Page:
I beg to move,
That leave be given to bring in a Bill to amend the Road Traffic Act 1972 to lower the prescribed blood alcohol concentration limit from 80 milligrammes of alcohol to 100 millilitres of blood, to 50 milligrammes of alcohol to 100 millilitres of blood:
This is the second time that I have had the opportunity to introduce a ten-minute Bill drawing the attention of the House to the scourge of drinking and driving. It is an appalling social evil that must be combated with urgent and dramatic solutions. There is a desperate need for counter-measures to make people think very carefully both about the possibility of being caught and about the serious consequences of driving after drinking.
The Bill is concerned with lowering the legal limit of blood alcohol concentration. In November last year, I obtained the support of the House to bring in a Bill to introduce random breath tests. That is still the top priority —the most important initiative needed to stop drinking and driving. However, there is clearly a need to change the legal limit of blood alcohol concentration levels, and that is the issue with which I am dealing today.
The Bill calls for a reduction in the blood alcohol level from the current 80 mg to 50 mg. I shall present my reasons for supporting a level of 50 mg and detail some of the considerable amount of scientific research that justifies it.
In 1967, the current level of 80 mg was set because that was thought to be the point at which excess accident risk occurred. However, 20 years later there is widespread agreement among experts, in both the United Kingdom and abroad, that the point at which excess risk is reached is much lower — at about 60 mg and, for young and experienced drivers, even lower. During the past 10 years, hundreds of experiments under laboratory conditions have studied the relationship between driving impairment and alcohol intake levels. They support the view that there are different degrees of impairment for a number of driving-related variables—for example, reaction time, tracking skills, vigilance and perception—at well below the 80 mg level.
Another accepted method of determining the effect of alcohol risk is to study real accidents, and those studies also recognise that impairment can occur at or even below the 50 mg level. In studies where the driver was subjected to a series of complicated tests, there appeared to be no blood alcohol concentration level below which impairment could not be said to exist. That means that even a tiny amount of alcohol can affect a driver's judgment.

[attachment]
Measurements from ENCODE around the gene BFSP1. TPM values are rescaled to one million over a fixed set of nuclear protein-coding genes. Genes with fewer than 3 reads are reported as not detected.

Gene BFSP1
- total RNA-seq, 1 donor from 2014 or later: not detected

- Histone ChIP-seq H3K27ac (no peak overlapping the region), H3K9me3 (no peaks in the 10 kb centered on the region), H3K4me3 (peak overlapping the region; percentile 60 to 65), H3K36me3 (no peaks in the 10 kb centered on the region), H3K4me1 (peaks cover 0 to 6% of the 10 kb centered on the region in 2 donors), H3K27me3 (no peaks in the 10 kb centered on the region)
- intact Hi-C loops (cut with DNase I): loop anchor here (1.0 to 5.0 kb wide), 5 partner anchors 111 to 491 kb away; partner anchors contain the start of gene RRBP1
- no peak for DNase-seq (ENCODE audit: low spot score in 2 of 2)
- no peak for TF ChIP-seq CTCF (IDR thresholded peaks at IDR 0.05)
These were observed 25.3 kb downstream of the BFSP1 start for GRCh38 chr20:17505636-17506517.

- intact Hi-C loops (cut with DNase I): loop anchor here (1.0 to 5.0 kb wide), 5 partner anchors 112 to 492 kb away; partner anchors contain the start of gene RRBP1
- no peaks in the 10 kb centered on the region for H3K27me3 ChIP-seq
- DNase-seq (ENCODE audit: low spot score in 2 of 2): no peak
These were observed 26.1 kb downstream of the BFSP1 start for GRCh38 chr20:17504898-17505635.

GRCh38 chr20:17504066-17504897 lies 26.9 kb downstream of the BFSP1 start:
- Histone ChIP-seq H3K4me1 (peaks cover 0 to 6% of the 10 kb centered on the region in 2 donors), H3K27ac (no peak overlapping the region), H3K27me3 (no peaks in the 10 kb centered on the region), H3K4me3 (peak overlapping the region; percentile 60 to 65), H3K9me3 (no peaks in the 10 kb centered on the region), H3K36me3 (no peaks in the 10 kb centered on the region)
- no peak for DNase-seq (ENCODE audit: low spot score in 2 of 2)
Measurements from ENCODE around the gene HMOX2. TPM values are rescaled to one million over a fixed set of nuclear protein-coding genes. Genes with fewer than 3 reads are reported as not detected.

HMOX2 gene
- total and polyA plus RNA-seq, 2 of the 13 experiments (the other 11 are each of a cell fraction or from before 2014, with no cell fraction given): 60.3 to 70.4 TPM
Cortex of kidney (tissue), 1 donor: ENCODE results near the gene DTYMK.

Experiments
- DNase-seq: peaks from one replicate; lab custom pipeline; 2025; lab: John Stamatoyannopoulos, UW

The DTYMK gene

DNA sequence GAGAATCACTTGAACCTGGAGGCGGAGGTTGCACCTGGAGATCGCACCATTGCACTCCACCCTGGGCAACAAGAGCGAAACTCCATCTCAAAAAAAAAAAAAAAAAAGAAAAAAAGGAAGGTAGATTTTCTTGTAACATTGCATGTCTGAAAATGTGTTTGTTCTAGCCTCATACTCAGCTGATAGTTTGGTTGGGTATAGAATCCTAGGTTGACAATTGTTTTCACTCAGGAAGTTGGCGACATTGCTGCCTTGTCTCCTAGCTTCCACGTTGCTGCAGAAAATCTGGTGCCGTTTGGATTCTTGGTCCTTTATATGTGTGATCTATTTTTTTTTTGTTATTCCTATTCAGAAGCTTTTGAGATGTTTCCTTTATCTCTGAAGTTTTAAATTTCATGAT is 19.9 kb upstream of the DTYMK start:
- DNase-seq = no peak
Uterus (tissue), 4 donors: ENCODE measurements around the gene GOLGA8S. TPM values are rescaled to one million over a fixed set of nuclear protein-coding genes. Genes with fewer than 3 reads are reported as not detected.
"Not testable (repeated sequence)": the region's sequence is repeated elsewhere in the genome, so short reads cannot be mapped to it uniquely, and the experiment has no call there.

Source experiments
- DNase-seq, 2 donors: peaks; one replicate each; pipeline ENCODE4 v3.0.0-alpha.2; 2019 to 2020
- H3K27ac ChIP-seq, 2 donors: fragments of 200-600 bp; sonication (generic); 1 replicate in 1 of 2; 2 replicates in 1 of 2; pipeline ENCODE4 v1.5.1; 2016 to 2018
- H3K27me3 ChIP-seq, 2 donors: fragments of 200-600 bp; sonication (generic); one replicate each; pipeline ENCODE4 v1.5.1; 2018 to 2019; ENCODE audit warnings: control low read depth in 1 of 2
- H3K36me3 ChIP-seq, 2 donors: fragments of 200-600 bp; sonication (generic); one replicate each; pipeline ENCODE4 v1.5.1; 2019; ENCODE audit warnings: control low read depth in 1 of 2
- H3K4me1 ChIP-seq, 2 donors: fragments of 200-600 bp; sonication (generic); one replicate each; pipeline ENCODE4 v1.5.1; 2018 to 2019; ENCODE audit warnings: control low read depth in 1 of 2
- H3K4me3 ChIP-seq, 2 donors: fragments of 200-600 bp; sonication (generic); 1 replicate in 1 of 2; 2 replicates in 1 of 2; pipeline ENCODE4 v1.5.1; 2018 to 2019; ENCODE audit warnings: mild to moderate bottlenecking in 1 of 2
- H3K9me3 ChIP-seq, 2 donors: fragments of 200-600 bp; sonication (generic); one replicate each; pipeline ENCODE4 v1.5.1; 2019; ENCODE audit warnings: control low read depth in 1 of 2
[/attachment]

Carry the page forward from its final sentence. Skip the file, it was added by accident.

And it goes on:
The hon. Gentleman might regret that remark one of these days.
The 50 mg level is used in New South Wales, Australia, and in a 1985 review its traffic authorities concluded that any relaxation in the 50 mg limit could only
lead to an increase in traffic crashes, injuries and deaths.
Further evidence for changing the legal limit is shown in the Grand Rapids study conducted in Michigan in the
1960s, which included 6,000 accident-involved drivers. Analysis of that data was used to set the current British legal limit.
The data have since been reanalysed, and they suggest that, in fact, the risk of causing an accident or death is significantly greater for the majority of people at the 60 mg level, not at 80 mg.
There is no doubt that if accidents are to be avoided, drivers must be persuaded that only a small amount of alcohol can impair their judgment. I am convinced by the weight of available scientific evidence that at 60 mg the accident risk is too high and that at 50 mg judgment is badly impaired. Clearly, the best advice is that people should not drink and drive. If they feel it necessary to have a drink, they should realise that after a very small amount of alcohol they would not drive with the same proficiency as they would without any alcohol in their blood, even when driving on a full stomach or after drinking coffee. Such drivers are a menace to themselves, to other road users and to pedestrians.